Appellate Judge Tom Becker looks forward to his annual Chile Rellenos Christmas breakfast—a family tradition!
The holiday…fetch some fun!
So, here's the rundown:
It's a direct-to-DVD movie called Chilly Christmas, and it's about a dog named…Chilly Christmas. The dog is so named because he was a Christmas present to a little boy named Bobby (Bryson Sams) from his widowed father (C. Thomas Howell, The Outsiders)…and, he has a "chilly" tongue (the dog, not the kid or his dad).
Chilly is Bobby's best friend, although Bobby also has colorful human kid friends. Despite being half-orphaned, he's not a lonely child, or sick, or depressed, or run down, or anything like that. He's just a direct-to-DVD-normal kid living in California with his dad and his dog.
Chilly is all kinds of personable; he can turn on the TV and the bathtub, and he runs on the beach in slow motion like Bo Derek did in 10 (that's 70 in dog years, by the way). But Chilly is also all kinds of trouble—cute dog trouble, you know, shaking his wet, sandy body out in the kitchen, knocking things over, using expensive running shoes as a toilet, the whole cute, messy dog drill.
Happy and cute as all this is, we need some conflict to make this a movie. So here goes: Dad's a cop who gets courted by the FBI to head a field office—in New York City! And since everyone knows there are no big dogs in New York City, Dad decides that his half-orphaned son will have to abandon his best friend and move away from the place he's lived his entire life.
Weirdly, enough, Dad's not the villain here. That role is left to Tom Arnold (True Lies), who plays a sophisticated dognapper. Well, he's "sophisticated" in as much as he does things like refers to police officers as "constables." His dognapping methods are none too swift, as he employs a pair of bumbling henchmen who leave forensic-science friendly clues at the scenes. Since the film is geared for children who know little of forensic science, these clues matter little.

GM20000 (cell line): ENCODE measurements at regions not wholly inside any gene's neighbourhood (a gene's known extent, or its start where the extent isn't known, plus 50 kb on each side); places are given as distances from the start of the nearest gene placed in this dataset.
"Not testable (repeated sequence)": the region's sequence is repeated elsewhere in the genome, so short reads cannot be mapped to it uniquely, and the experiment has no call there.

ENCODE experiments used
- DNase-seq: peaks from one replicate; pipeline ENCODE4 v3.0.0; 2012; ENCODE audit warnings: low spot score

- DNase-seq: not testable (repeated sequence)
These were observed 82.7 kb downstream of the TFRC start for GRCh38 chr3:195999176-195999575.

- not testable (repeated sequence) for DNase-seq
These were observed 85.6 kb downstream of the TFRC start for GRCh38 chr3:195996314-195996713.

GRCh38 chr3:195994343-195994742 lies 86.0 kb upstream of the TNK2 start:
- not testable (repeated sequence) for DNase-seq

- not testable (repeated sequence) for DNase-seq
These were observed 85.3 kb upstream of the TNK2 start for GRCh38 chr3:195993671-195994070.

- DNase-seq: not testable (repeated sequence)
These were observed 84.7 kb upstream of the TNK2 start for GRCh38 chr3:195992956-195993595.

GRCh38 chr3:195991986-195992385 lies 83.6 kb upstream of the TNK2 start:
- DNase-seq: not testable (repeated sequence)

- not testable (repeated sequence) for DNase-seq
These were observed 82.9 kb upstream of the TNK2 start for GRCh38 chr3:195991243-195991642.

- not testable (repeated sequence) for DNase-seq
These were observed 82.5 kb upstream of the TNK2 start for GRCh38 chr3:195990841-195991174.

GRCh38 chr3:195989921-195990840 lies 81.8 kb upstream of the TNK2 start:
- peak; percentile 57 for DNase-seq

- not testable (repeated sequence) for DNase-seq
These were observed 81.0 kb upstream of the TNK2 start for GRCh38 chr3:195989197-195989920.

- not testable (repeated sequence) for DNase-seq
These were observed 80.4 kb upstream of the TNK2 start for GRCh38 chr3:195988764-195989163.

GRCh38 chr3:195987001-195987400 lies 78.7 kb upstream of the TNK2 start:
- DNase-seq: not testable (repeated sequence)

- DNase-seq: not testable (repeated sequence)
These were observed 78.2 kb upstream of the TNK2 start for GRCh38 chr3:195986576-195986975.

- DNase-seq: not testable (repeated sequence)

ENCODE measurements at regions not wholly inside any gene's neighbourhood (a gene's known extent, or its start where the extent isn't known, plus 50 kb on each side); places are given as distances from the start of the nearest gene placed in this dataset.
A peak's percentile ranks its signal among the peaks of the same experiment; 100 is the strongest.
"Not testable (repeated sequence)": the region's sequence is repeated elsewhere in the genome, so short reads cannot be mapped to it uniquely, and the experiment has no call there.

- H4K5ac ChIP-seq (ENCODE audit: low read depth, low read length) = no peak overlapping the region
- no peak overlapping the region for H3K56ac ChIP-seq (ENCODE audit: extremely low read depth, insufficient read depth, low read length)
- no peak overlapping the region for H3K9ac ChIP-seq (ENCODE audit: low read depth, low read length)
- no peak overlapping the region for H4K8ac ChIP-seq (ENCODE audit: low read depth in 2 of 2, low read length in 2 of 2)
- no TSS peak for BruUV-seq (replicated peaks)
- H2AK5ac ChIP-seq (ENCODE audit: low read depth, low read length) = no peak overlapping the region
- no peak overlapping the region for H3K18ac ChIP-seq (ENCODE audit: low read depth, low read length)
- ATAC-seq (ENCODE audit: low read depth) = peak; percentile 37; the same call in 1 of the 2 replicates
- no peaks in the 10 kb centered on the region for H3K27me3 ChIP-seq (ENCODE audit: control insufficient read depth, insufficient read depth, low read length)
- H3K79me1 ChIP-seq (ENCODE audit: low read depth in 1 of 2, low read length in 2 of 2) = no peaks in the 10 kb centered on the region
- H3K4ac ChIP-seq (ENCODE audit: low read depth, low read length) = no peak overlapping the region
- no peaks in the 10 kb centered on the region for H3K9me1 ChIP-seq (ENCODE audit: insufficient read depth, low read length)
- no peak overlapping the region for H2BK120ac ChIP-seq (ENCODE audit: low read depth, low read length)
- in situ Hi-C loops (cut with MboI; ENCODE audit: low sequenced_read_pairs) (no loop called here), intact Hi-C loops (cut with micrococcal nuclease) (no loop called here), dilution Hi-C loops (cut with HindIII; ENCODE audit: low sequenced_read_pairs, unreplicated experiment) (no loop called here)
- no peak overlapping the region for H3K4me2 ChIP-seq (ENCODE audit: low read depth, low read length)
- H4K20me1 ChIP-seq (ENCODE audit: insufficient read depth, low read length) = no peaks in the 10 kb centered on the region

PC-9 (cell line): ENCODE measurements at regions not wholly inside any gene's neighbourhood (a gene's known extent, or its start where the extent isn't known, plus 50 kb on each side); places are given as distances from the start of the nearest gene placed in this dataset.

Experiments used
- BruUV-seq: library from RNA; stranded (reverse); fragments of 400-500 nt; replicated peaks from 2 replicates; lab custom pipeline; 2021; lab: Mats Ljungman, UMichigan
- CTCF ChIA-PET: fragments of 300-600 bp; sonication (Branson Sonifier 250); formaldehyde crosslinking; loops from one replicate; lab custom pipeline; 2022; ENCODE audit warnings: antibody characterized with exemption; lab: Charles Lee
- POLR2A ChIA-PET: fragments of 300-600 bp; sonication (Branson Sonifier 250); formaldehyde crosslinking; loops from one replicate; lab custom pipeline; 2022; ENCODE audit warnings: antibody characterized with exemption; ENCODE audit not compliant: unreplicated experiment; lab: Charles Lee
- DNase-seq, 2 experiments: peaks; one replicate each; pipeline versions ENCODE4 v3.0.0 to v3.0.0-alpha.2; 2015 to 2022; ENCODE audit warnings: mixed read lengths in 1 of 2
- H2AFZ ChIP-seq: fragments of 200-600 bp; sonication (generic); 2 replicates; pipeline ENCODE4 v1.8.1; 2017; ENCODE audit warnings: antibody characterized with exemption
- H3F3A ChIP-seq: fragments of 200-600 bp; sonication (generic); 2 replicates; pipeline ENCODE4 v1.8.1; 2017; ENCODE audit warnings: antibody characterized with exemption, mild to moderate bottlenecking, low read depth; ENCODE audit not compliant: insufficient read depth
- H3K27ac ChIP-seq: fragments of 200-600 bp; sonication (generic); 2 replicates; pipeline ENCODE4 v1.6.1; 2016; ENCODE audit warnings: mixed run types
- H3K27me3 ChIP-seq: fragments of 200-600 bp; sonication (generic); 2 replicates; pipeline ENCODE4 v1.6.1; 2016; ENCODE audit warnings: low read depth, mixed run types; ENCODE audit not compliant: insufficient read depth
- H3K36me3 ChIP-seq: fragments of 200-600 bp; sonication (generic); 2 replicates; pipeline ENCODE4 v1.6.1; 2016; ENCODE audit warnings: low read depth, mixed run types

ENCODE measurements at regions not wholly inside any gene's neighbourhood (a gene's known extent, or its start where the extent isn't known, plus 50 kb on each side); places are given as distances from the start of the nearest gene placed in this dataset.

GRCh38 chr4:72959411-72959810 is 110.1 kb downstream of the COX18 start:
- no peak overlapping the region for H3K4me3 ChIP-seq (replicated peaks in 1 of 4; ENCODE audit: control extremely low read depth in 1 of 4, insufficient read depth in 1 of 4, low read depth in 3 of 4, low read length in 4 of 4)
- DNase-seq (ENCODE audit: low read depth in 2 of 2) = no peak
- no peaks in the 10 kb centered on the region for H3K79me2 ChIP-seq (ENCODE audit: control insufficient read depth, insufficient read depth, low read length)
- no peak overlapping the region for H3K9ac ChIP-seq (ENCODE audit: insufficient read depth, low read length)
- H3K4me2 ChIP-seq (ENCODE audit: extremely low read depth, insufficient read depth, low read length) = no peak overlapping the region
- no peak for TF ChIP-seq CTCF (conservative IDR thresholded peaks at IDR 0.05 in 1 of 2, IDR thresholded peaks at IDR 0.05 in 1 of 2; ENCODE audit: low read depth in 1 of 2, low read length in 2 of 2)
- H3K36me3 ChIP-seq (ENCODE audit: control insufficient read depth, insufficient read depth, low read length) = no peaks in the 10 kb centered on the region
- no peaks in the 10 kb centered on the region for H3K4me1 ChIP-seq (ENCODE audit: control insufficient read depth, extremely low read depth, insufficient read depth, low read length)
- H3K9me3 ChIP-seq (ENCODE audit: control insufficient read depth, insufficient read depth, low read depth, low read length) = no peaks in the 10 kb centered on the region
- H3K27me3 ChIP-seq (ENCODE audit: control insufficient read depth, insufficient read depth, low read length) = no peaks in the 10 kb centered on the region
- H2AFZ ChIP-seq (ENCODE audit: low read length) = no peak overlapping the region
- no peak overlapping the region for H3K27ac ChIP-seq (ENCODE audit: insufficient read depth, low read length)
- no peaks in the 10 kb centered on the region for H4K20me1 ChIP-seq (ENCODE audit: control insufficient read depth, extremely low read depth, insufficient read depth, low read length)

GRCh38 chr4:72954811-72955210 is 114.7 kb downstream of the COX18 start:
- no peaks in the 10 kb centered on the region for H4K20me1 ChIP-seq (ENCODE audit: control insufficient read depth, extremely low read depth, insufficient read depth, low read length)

The ironies: Dad is assigned the dognapping as his last case, and the dognappers have their eye on Chilly, who's some kind of expensive, rare breed of dog.
There's not a lot to say about a movie like Chilly Christmas. It hits its demographic—'tweens, and thereabouts—but does little else. There is nothing to distinguish it from the dozens of "pop in the DVD and keep the kids quiet" product released each year. It's got the requisite number of poop and pee jokes, a late-game Home Alone-style bit with the kid and the dog outfoxing the bad guys, and arbitrarily cast adult roles by actors who've seen better days (stay gold, C. Thomas Howell). It's all perfectly fine for what it is, but what it is isn't much.
The disc from Anchor Bay sports an expectedly clear picture and audio and no supplements.
Silly, forgettable, and innocuous, Chilly Christmas is no better or worse than the holiday crankings from the Hallmark and Disney Channel.
Case dismissed due to lack of interest.
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Scales of Justice
Studio: Anchor Bay
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